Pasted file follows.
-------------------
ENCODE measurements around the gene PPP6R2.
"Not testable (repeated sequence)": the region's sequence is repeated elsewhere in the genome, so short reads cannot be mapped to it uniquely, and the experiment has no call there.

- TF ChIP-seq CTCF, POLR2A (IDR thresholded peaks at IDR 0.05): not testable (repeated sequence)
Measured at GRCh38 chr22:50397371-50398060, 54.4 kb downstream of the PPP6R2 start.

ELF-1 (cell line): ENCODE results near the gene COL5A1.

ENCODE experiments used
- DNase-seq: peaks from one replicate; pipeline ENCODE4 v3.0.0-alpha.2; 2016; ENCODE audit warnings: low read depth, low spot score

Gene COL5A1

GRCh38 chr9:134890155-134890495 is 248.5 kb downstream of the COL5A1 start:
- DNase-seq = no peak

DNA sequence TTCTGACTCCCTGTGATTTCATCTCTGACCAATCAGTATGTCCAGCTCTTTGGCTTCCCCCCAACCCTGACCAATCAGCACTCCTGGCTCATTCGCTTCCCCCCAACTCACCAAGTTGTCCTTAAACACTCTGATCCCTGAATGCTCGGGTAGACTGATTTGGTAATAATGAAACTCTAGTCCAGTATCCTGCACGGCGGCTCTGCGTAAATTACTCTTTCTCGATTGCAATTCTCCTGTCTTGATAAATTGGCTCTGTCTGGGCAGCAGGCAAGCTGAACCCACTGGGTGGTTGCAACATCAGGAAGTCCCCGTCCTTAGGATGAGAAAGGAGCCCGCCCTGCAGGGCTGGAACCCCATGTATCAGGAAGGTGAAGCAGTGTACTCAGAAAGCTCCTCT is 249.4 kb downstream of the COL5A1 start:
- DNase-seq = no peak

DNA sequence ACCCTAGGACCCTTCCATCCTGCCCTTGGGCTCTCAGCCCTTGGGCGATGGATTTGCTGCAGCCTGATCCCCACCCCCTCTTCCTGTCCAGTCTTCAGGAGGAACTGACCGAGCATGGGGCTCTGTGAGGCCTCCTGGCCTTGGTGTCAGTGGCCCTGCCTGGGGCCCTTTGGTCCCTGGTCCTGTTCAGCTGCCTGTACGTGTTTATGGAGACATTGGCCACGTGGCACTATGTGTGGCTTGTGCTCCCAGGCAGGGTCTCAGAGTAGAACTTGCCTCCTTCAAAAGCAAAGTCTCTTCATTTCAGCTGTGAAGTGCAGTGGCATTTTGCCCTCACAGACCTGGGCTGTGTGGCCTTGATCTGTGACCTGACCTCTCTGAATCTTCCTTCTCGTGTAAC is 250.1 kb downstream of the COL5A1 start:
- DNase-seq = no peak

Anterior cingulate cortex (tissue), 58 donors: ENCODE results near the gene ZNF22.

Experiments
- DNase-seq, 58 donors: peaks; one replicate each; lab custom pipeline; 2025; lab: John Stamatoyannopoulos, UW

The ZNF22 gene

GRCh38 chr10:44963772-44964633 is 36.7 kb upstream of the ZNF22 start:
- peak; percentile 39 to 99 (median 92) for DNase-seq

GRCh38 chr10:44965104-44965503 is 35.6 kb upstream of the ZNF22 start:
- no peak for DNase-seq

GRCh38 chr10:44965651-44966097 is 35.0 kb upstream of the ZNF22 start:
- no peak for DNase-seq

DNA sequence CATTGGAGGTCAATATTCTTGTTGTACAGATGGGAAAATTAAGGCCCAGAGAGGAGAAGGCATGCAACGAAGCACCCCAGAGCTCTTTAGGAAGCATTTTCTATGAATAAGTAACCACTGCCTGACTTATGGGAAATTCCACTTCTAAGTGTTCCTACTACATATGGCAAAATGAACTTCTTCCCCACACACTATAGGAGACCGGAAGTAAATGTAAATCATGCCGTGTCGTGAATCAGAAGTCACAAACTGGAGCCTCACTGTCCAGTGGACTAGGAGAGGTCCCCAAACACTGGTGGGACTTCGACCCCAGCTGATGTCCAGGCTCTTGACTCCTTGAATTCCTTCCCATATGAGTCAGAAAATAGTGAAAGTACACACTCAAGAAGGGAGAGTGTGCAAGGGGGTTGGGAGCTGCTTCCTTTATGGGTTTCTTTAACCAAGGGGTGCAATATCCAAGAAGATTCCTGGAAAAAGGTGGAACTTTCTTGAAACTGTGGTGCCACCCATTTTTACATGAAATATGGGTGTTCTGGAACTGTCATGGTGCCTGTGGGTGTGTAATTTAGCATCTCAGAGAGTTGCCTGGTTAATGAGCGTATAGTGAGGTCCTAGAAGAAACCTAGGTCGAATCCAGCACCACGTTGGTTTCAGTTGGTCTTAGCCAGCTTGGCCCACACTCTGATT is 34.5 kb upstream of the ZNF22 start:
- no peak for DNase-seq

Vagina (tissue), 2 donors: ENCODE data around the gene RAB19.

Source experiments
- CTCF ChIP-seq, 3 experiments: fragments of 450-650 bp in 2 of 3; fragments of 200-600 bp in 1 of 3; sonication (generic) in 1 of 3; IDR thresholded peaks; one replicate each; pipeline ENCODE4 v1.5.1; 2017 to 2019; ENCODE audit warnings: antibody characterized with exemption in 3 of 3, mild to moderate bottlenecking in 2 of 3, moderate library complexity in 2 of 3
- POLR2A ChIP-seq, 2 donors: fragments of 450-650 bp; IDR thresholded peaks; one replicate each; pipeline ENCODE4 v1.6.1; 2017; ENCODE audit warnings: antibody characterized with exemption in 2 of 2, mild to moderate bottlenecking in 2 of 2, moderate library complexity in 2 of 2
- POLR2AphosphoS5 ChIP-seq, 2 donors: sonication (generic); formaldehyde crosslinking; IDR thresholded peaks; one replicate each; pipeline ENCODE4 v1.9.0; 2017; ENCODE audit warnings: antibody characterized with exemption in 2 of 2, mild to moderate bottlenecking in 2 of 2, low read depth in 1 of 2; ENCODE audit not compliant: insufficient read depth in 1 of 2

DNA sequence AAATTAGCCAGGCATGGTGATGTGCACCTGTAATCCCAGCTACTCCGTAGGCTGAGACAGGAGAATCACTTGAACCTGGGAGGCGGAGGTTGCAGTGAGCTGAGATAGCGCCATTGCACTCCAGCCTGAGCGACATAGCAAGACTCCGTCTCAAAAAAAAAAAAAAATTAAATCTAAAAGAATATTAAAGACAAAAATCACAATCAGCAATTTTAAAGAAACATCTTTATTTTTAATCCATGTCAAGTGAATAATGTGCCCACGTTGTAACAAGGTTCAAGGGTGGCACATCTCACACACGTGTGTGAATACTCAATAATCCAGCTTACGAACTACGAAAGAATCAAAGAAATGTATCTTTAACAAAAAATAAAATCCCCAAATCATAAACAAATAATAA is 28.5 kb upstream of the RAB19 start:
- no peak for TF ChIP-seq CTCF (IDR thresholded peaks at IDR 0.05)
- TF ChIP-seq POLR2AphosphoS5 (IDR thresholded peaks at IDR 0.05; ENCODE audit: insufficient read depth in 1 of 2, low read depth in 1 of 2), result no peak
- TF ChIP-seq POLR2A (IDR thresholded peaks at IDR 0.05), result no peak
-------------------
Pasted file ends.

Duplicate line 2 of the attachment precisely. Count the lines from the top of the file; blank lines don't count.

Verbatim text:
"Not testable (repeated sequence)": the region's sequence is repeated elsewhere in the genome, so short reads cannot be mapped to it uniquely, and the experiment has no call there.